Gilesdavies From United Kingdom, joined Dec 2003, 2964 posts, RR: 1 Posted (7 years 9 months 2 weeks 5 days 16 hours ago) and read 3265 times:
With the A320 being about 19 years old since initially launched I was wondering if Airbus have made any major chages to the aircraft over the years to remain competitive.
I was just curious as Airbus still seems to gaining many new orders for the A320 and rest of the family even after all this time.
I appreciate the 737NG's is a newer aircraft, in some respects may be more advanced and may still be gaining the edge slightly over the A320 family with regards to orders. But how does it remain so competive...
I know there was the A320-100 where only a small number of aircrafts were produced and then the A320-200 was released with the wing tips.
Is it because Airbus have more bargaining power financially than Boeing or have they made changes to the aircraft over the years but none of which is really commone knowledge.
320tech From Turks and Caicos Islands, joined May 2004, 489 posts, RR: 5 Reply 3, posted (7 years 9 months 2 weeks 5 days 12 hours ago) and read 3199 times:
For those that use CFM-56 engines, the newer ones have CFM-56-5Bs instead of 5As, which gives greater thrust. The main difference is apparently one more set of compressor blades. Not sure when the change was made.
The primary function of the design engineer is to make things difficult for the manufacturer and impossible for the AME.
Widebody From Ireland, joined Aug 2000, 1150 posts, RR: 9 Reply 4, posted (7 years 9 months 2 weeks 5 days 8 hours ago) and read 3161 times:
The number of changes made over the years are too numerous to list, though I'm not sure what you would define as major.
In terms of bargaining power, Boeing have more because the 737 broke even many years before the A320. A rumoured price war is expected sometime this year, instigated by Boeing to disrupt Airbus cash flow.
A319XFW From , joined Dec 1969, posts, RR: Reply 5, posted (7 years 9 months 2 weeks 5 days 7 hours ago) and read 3148 times:
Another change from the A320-100 to the A320-200 is the addition of a centre fuel tank.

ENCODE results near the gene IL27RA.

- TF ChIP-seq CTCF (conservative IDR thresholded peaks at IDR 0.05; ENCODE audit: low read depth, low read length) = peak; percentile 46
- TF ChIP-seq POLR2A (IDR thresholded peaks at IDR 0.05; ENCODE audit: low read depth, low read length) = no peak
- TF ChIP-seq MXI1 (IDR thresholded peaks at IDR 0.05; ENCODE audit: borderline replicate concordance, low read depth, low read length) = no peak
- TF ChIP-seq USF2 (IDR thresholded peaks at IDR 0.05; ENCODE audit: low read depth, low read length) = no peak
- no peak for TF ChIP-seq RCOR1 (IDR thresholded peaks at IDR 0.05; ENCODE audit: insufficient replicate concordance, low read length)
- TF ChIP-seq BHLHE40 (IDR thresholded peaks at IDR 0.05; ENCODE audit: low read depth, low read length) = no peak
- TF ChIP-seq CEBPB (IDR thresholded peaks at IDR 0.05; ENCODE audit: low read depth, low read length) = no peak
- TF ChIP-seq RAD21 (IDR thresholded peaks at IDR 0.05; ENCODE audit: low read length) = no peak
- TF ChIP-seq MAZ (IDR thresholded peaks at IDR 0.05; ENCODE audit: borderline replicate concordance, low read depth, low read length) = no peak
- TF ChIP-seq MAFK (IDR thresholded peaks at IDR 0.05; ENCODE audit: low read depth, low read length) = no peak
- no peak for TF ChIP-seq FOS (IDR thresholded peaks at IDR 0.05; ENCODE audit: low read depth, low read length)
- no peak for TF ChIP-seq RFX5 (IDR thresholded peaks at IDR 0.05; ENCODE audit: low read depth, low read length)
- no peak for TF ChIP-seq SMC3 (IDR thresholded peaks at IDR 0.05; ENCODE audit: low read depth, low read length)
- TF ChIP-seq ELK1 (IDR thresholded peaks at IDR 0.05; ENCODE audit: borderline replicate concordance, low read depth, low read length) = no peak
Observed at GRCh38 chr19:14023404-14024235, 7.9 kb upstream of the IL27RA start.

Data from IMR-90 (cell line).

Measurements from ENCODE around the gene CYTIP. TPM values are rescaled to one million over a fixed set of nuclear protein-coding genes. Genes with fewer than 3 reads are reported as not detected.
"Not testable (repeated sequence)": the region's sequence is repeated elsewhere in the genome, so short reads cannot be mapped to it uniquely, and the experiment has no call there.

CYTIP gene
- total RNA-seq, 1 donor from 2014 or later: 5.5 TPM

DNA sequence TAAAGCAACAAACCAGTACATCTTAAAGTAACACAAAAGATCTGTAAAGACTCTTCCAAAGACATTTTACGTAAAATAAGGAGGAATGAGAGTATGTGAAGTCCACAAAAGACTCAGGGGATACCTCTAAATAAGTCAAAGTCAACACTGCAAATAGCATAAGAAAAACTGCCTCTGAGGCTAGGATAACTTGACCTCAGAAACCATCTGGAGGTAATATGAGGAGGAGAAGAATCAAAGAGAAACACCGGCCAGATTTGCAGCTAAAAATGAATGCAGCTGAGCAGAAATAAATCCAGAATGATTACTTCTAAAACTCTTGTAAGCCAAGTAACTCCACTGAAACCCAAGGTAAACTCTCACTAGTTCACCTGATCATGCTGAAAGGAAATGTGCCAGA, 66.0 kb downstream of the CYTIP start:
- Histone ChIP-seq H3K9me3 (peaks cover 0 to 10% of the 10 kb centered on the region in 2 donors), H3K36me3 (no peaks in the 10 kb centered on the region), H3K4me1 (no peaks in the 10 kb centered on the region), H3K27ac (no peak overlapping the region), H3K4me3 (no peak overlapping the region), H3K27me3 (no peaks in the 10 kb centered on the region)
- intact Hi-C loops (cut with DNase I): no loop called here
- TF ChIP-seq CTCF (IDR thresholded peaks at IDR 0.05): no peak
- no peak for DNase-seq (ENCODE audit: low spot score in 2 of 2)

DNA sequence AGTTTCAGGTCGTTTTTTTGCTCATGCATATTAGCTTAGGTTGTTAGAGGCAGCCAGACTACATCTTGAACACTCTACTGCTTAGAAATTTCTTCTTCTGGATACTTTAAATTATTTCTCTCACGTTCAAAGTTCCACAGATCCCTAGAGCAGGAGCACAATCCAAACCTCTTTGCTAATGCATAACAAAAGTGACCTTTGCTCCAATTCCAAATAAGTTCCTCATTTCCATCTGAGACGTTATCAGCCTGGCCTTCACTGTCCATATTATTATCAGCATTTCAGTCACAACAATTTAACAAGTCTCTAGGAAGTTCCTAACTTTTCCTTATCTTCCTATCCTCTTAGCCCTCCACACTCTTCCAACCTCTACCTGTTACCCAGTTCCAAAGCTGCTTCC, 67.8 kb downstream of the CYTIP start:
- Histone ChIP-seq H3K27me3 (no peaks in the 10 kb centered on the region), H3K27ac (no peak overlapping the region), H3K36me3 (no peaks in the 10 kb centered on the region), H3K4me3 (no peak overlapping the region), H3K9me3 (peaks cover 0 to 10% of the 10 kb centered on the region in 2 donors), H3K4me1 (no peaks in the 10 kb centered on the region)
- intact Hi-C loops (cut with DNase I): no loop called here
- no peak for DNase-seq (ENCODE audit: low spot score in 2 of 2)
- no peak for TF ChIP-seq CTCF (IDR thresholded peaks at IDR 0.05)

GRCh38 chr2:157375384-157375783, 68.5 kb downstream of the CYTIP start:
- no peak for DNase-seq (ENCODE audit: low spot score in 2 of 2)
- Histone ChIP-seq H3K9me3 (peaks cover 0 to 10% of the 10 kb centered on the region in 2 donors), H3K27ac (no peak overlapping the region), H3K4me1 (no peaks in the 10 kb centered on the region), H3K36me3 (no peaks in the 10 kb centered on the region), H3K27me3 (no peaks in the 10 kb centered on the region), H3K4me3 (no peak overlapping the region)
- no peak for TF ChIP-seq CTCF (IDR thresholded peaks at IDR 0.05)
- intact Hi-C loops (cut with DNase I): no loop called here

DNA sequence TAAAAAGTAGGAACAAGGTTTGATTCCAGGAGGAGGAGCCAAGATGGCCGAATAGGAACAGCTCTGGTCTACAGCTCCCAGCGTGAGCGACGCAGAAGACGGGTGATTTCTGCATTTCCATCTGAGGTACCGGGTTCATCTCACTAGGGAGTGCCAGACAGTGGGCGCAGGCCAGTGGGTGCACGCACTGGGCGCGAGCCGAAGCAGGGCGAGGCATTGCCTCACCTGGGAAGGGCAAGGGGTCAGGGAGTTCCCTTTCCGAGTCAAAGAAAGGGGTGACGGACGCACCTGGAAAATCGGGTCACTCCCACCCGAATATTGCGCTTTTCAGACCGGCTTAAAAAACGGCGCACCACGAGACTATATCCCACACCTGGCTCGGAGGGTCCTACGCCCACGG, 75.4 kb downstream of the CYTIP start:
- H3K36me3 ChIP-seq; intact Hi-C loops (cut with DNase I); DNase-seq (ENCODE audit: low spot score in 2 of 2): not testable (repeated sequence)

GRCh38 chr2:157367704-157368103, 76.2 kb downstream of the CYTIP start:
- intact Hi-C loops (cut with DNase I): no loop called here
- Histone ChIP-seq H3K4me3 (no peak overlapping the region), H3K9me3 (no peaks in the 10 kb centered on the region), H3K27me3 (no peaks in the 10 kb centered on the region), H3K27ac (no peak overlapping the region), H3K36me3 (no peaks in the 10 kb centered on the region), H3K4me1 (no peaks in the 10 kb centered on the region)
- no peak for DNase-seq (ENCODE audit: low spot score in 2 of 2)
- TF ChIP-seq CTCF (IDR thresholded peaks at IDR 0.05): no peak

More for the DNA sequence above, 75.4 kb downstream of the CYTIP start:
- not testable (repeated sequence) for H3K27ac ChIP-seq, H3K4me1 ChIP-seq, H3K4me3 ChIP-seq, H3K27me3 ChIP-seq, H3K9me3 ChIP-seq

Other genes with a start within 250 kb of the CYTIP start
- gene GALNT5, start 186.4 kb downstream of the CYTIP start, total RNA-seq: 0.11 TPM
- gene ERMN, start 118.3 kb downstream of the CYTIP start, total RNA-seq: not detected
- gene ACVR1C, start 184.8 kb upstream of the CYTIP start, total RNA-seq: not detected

One of the more major changes is probably the A321 wing and wingbox. The centre wingbox is reinforced and the fuel system doesn't have an outer wingtank (making the system simpler). Also diferent flaps.
In the cabin you have now got CIDS which filtered down from the A340 (IIRC).
But like most have said, the improvements have been gradual and updates, tweaking etc.
Gigneil From United States of America, joined Nov 2002, 16308 posts, RR: 87 Reply 6, posted (7 years 9 months 2 weeks 3 days 13 hours ago) and read 2958 times:
There have been LOTS of manufacturing changes. The entire avionics suite and FBW system are new. The plane gained FBW rudder controls. The rear fuse is of a new design. They use friction stir welding in some areas, and laser welding in others, where previously there were rivets.
A319XFW From , joined Dec 1969, posts, RR: Reply 7, posted (7 years 9 months 2 weeks 3 days 12 hours ago) and read 2949 times:
Quoting Gigneil (Reply 6): They use friction stir welding in some areas, and laser welding in others, where previously there were rivets.
That is just on the A318 so far though. But yes, manufacturing techniques have changed over the years. For instance the wing equipment installation is now done on a flowline. The same goes for the fuselage equipment installation.
HAL From United States of America, joined Jan 2002, 2499 posts, RR: 53 Reply 8, posted (7 years 9 months 1 week 6 days 10 hours ago) and read 2744 times:
From our perspective in the cockpit, there isn't that much change. I didn't realize that Airbus was offering LCD screens as an option. We (AWA) have taken delivery of several new planes in the last few months, and all the cockpit screens are still CRT's.
The one nice change I've seen in the newer planes is the replacement of the old (hot) lightbulbs in the cockpit pushbuttons with cool LED's. Now you don't burn your fingertip when you push hard on a button.
Other than that though, I really can't see much difference from the old to the new ones.
One smooth landing is skill. Two in a row is luck. Three in a row and someone is lying.
A319XFW From , joined Dec 1969, posts, RR: Reply 9, posted (7 years 9 months 1 week 6 days 9 hours ago) and read 2740 times:
Quoting HAL (Reply 8): From our perspective in the cockpit, there isn't that much change. I didn't realize that Airbus was offering LCD screens as an option. We (AWA) have taken delivery of several new planes in the last few months, and all the cockpit screens are still CRT's.
That is most likely to be for common spares. For instance NW has still got some analogue instruments (clock etc?) in the cockpit, whereas digital ones are available. They just do that so they don't need to stock 2 different types of part for the same thing. The same goes for a few other things too. For instance one PTU now comes as standard, but airlines who have the other one can have that installed still.